It’s a great big world, and if the removal of the 30% foreign property restriction goes forward, Canadian plan sponsors will be free to look globally. However, historical data show that, compared to other world markets, Canadian equities were a good bet, despite key misconceptions some investors might currently have about them. In the absence of the foreign property cap, will Canada still make sense for plan sponsors? Looking at international trends and the positive performance of Canadian equities over the long term, a lot of industry myths can be debunked. The verdict: plan sponsors might not be so quick to leave home.

Myth #1: The elimination of the foreign property rule will signal a move out of Canadian equities – If global trends are any indicator of what pension funds in Canada will do next, the move out of Canadian stocks might not be that dramatic. For example, in countries without a foreign property rule(FPR), such as the U.S. and Australia, the domestic holdings of pension investors have remained relatively steady(see “Asset allocation– major pension markets,” below). Indeed, the data shown here indicate that, with the exception of the Netherlands, a significant home bias remains in many developed pension markets around the world. All told, if Canadian plan sponsors follow the lead of their global counterparts, a wholesale movement out of Canadian equities isn’t likely to happen in the near future.

Myth #2: The Canadian equity market is too small – While a home bias remains the norm in other countries, investors in Canada have long complained about the small size of the Canadian equity market and the fact it is driven by a much smaller concentration of stocks in just a few key sectors. Notably, Canada’s top 10 stocks currently represent almost 35% of the S&P/TSX Composite Index. That same index is only highly concentrated in three sectors: financials, energy, and materials. All told, these presently account for almost 70% of the market value of the entire S&P/TSX Composite Index. With so much of the performance of Canadian equity markets dependent on such a small number of companies and sectors, it is not surprising that investors wary about the kind of risks presented by such a concentrated market are looking to diversify by investing in international equity markets.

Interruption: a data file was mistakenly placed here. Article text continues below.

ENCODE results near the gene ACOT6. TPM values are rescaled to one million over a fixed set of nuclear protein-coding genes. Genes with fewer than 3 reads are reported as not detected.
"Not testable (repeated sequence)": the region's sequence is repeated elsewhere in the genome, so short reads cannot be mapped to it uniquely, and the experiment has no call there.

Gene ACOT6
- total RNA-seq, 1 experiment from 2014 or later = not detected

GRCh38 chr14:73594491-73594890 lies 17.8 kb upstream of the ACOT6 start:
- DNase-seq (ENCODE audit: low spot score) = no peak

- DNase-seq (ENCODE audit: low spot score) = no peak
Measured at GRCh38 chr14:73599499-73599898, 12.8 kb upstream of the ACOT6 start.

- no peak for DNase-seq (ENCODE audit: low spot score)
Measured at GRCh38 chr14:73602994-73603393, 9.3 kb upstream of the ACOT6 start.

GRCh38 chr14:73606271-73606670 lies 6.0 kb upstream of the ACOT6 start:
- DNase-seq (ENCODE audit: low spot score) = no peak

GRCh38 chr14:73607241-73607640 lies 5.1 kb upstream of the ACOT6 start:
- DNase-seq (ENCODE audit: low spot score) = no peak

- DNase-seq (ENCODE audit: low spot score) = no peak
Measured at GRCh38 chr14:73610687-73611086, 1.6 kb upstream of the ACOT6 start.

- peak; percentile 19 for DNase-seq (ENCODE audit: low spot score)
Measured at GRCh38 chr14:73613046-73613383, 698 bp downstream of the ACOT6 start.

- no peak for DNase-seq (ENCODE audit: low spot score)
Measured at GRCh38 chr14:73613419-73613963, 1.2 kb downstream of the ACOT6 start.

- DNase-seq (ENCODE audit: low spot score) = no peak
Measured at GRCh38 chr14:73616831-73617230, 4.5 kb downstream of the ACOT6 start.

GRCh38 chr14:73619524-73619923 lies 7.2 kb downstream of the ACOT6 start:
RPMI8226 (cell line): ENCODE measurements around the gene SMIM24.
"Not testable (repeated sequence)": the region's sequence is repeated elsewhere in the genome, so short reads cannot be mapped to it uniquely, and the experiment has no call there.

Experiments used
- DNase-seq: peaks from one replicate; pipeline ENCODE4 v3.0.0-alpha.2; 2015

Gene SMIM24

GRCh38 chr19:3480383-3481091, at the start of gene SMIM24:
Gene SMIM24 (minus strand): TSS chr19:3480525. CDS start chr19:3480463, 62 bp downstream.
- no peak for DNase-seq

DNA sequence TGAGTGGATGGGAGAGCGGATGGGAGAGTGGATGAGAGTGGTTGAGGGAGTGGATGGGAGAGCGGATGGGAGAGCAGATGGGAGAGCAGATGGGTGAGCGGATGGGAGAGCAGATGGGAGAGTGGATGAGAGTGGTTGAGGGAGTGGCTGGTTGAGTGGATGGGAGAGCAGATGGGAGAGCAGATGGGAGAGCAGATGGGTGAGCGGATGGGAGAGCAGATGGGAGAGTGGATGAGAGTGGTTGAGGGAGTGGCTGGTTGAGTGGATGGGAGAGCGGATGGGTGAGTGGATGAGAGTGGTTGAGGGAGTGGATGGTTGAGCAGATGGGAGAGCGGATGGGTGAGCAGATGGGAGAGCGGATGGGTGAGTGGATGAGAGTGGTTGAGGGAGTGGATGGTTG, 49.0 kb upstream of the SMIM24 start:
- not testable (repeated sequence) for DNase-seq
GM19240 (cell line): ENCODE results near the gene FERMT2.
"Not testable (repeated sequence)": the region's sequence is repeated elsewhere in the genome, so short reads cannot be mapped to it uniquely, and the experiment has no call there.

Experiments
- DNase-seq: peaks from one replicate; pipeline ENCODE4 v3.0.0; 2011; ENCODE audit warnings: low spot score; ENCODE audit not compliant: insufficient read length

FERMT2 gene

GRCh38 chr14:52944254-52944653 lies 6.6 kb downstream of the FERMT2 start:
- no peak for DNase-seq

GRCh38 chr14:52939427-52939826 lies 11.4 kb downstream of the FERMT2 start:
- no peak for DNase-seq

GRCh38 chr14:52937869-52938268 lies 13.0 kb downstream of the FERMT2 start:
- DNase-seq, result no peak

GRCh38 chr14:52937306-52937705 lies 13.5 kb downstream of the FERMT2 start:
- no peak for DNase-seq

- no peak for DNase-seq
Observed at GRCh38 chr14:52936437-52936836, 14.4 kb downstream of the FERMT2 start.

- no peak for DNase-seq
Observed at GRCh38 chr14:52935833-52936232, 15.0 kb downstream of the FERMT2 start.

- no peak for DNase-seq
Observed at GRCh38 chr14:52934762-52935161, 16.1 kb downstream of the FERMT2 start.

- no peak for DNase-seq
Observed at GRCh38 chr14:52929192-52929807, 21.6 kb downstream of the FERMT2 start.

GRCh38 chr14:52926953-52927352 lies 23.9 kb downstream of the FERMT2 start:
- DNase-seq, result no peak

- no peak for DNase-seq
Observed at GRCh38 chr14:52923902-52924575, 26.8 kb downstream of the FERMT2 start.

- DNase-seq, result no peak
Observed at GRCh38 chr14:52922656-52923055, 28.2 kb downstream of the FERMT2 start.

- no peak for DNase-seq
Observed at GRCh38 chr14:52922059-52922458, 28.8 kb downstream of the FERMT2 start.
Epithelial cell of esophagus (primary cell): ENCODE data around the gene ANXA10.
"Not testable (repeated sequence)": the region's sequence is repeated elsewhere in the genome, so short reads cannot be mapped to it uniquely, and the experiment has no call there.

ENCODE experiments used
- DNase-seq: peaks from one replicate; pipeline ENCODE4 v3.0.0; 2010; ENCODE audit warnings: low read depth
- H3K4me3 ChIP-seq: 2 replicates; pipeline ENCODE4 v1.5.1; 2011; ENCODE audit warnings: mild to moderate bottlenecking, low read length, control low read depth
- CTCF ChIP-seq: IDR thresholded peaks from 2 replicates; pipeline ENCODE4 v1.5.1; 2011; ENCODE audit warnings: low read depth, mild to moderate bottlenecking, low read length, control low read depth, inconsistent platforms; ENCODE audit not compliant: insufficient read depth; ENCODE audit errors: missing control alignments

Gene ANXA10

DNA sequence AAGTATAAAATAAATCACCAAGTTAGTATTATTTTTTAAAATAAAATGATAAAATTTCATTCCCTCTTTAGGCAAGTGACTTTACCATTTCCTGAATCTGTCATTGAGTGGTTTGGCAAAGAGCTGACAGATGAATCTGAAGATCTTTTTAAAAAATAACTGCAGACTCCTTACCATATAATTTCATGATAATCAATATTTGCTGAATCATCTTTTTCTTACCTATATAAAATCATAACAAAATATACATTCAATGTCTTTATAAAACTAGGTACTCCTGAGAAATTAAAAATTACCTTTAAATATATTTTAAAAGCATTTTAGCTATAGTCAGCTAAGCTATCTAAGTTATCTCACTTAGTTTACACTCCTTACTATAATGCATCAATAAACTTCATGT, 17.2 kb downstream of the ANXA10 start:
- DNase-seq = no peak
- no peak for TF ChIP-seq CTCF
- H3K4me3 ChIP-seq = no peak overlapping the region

Myth #3: The volatility in Canadian markets has led to poor performance – Canadian markets are volatile. Despite the concentration factor, however, they have historically performed well—and have been surprisingly less volatile than other global concentrated markets. Long-term data show that Canadian equity market returns have actually been less volatile over the last 45 years than the U.S., as measured by annual standard deviation. In addition, over the last 35 years, they have remained less volatile in comparison with the non- North American markets as a whole; during that time period, the annual standard deviation of returns for Canada, the U.S. and EAFE have been approximately 16%, 17%, and 20%, respectively. Moreover, during the same 35-year period, the returns from U.S., EAFE and Canada have all been remarkably similar: roughly a 2% spread from best to worst, depending on whether you use local or Canadian dollar returns.

Myth #4: The Canadian market does well when inflation increases – Another misconception some investors have about the Canadian market is that it typically does well when inflation or commodity prices are rising. While this may have been true in the late 1970s, it wasn’t the case in the early part of that decade and there is no consistent evidence to show that the performance of equity markets in Canada was tied to such factors over the long term. That said, given the current weighting of energy and materials in the Canadian equity market(approximately 35%), it is reasonable to expect the market will have a greater response to factors such as inflation and commodity prices versus other markets over the short term.